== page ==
Design. Using a randomized controlled design to assign schools in a large school district in the Southwest, schools were categorized as either a curriculum implementation or a control site. The resulting assignment included 2,891 youth in the curriculum implementation condition who will be compared to 3,224 youth in the control condition schools. An approximate total of 6,115 students will be included across 14 randomized schools, with children participants spanning Kindergarten through 8th grade.
Methods. Measures were designed to assess the efficacy of the curriculum in increasing children’s knowledge of safety risks and self-protection strategies. Measures’ content validity was addressed in a previous pilot test of the instrument with 896 students. This RCT used a pre/post/follow-up study design to assess student gains. The lessons were aligned with the Common Core State Standards and U.S. national health and safety standards. Data analysis will be conducted using SPSS software. Demographic items, overall knowledge scores, and statistically significant scores within and between RCT group and grade level differences will be reported. Each analysis will be performed to determine overall efficacy including results stratified by grade level.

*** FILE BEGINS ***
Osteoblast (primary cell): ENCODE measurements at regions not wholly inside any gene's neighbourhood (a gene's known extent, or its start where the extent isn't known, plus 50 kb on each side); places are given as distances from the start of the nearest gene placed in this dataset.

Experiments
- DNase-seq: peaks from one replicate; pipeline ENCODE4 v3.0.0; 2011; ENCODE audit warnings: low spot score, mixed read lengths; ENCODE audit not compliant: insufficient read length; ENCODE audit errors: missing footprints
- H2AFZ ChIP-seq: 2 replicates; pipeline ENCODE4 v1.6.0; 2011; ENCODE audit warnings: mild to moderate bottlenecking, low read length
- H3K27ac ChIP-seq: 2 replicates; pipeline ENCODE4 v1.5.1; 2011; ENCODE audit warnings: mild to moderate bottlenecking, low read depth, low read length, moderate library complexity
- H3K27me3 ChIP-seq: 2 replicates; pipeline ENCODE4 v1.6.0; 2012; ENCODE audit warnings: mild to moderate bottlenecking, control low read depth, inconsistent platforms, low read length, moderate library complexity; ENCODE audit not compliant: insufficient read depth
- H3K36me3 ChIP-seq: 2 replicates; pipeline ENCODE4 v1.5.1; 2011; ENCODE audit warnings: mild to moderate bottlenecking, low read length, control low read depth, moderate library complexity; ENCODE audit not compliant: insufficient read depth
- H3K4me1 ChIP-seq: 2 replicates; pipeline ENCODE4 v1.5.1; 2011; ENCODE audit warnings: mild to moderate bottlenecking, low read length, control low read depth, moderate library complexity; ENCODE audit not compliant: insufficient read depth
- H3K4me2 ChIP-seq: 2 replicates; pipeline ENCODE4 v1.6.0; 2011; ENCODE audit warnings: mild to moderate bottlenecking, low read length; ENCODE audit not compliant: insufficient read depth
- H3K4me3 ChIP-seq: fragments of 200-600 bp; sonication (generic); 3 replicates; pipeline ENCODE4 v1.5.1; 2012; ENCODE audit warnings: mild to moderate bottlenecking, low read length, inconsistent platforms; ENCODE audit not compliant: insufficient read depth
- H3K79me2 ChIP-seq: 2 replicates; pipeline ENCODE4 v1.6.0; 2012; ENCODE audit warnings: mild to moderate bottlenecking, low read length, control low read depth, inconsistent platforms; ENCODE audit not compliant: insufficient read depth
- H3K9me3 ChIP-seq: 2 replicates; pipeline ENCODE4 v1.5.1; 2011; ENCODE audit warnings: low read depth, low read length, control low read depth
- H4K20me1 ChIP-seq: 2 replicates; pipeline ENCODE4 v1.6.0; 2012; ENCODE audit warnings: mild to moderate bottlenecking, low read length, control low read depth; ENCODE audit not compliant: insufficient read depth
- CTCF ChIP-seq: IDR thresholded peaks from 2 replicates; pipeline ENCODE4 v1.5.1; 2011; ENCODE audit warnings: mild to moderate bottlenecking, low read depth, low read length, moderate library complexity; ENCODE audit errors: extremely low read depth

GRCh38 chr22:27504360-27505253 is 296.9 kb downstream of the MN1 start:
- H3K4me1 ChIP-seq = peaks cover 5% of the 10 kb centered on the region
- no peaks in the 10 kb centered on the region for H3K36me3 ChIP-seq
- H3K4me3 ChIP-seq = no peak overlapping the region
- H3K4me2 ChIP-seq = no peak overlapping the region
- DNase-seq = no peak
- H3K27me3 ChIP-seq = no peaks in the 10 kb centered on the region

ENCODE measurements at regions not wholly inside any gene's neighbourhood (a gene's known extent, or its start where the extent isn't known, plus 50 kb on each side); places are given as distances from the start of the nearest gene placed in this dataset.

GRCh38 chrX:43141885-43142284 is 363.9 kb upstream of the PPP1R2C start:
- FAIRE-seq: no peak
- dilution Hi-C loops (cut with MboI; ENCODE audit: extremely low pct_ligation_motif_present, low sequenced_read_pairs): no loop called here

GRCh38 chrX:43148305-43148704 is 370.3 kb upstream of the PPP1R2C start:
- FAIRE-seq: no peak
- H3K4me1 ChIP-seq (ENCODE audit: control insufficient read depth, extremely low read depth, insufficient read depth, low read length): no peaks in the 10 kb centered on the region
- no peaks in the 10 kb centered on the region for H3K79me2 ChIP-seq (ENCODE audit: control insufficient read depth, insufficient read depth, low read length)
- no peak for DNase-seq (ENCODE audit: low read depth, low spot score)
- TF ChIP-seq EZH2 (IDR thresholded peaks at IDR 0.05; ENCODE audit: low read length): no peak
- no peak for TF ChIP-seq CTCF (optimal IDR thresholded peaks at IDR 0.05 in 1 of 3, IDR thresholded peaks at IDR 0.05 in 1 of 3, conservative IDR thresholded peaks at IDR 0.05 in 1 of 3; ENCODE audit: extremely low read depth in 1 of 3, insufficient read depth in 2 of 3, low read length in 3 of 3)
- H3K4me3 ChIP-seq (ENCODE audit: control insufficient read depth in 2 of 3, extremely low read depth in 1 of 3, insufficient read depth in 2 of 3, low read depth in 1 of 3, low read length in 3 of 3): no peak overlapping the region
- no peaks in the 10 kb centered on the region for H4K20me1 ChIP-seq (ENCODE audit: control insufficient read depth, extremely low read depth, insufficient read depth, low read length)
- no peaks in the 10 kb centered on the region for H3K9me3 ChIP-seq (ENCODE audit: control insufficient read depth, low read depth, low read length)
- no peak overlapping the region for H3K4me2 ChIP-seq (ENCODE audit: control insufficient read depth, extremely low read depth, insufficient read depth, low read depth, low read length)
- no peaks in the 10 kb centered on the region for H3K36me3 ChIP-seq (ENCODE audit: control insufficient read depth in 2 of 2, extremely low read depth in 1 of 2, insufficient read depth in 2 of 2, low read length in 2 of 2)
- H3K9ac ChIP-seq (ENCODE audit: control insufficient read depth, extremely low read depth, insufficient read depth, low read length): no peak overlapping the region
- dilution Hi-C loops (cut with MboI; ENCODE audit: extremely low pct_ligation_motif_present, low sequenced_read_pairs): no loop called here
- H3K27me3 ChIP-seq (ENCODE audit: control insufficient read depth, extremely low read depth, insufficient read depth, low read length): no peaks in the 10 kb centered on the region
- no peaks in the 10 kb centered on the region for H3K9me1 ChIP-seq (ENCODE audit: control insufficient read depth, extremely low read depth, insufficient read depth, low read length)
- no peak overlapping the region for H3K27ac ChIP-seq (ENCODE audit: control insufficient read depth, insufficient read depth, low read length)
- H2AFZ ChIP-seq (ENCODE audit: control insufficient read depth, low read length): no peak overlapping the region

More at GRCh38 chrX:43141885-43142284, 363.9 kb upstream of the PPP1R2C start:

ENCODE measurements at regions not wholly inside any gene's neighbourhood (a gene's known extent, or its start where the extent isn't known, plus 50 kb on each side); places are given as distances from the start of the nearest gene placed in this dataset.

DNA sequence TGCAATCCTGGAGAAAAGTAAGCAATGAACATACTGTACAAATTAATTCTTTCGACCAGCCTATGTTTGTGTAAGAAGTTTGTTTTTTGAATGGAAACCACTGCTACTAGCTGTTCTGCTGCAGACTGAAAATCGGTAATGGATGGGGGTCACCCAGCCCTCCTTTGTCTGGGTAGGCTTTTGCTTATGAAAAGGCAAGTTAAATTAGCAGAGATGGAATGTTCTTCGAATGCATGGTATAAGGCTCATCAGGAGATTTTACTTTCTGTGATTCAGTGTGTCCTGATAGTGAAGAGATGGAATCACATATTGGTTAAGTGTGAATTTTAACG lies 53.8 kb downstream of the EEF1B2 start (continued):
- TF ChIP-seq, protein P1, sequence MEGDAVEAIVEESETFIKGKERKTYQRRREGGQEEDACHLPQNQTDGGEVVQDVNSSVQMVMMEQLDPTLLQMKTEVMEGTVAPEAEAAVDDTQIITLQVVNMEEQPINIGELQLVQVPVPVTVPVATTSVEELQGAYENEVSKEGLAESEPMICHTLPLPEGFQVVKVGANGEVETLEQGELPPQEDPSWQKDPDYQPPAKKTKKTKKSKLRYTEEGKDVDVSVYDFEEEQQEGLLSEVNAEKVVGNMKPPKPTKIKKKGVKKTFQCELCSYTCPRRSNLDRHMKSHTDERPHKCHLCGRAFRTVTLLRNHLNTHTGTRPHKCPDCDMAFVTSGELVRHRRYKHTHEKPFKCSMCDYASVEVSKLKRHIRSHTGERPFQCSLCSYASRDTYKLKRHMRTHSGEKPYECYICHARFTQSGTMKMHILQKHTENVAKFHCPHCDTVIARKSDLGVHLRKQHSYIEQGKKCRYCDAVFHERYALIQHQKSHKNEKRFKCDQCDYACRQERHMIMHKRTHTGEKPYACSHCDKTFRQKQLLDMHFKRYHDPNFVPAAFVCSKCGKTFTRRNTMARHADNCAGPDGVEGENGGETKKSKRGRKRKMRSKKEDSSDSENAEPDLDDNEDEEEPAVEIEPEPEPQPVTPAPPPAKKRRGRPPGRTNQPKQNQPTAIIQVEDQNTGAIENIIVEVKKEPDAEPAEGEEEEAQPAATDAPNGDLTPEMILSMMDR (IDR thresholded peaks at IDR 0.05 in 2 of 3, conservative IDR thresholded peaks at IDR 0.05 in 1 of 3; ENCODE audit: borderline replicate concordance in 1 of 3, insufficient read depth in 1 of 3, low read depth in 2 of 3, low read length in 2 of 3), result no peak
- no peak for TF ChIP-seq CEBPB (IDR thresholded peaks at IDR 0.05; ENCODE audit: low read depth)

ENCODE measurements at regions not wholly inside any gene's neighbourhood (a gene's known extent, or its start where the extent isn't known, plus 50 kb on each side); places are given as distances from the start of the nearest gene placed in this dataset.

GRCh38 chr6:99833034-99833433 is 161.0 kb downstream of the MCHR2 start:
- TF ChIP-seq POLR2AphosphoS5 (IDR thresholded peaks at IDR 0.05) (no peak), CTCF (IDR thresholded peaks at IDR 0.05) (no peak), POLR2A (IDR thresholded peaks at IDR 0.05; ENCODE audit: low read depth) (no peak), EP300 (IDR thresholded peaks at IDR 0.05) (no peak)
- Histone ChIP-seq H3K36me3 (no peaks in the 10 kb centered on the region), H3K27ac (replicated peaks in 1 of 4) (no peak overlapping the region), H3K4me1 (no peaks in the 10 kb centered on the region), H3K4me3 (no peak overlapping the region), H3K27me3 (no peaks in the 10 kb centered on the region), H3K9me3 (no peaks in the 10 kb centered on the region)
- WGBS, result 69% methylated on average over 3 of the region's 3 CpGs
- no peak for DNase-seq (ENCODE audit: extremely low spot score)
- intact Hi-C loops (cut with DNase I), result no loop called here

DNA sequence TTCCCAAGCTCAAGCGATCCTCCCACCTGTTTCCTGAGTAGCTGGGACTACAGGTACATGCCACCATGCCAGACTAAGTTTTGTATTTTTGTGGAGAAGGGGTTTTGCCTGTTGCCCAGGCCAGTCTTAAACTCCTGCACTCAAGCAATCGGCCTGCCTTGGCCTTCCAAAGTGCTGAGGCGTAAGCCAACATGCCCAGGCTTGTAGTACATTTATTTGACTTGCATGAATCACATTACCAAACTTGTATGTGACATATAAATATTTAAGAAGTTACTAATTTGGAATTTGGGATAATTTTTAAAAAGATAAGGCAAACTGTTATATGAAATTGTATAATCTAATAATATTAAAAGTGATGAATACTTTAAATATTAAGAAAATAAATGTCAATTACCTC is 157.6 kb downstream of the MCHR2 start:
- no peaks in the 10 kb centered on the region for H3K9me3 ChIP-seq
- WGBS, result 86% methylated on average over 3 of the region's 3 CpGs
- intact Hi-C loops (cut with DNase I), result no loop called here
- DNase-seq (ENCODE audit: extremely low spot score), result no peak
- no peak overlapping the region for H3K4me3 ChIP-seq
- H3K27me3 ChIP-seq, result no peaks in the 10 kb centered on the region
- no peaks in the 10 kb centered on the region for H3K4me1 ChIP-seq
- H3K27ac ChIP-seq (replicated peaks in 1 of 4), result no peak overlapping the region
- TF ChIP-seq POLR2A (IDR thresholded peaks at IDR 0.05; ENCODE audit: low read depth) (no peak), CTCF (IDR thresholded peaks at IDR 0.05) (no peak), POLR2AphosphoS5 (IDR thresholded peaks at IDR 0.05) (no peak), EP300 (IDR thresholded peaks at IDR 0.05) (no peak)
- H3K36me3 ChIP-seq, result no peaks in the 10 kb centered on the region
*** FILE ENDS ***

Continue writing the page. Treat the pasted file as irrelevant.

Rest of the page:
Results. Preliminary results of efficacy testing will be presented following initial data analysis that will be completed in Spring 2019.
Conclusions. Study results will show the degree of efficacy of this child abuse prevention curriculum, informing school systems and policy makers hoping to choose evidence-based programs to prevent child maltreatment and improve family health.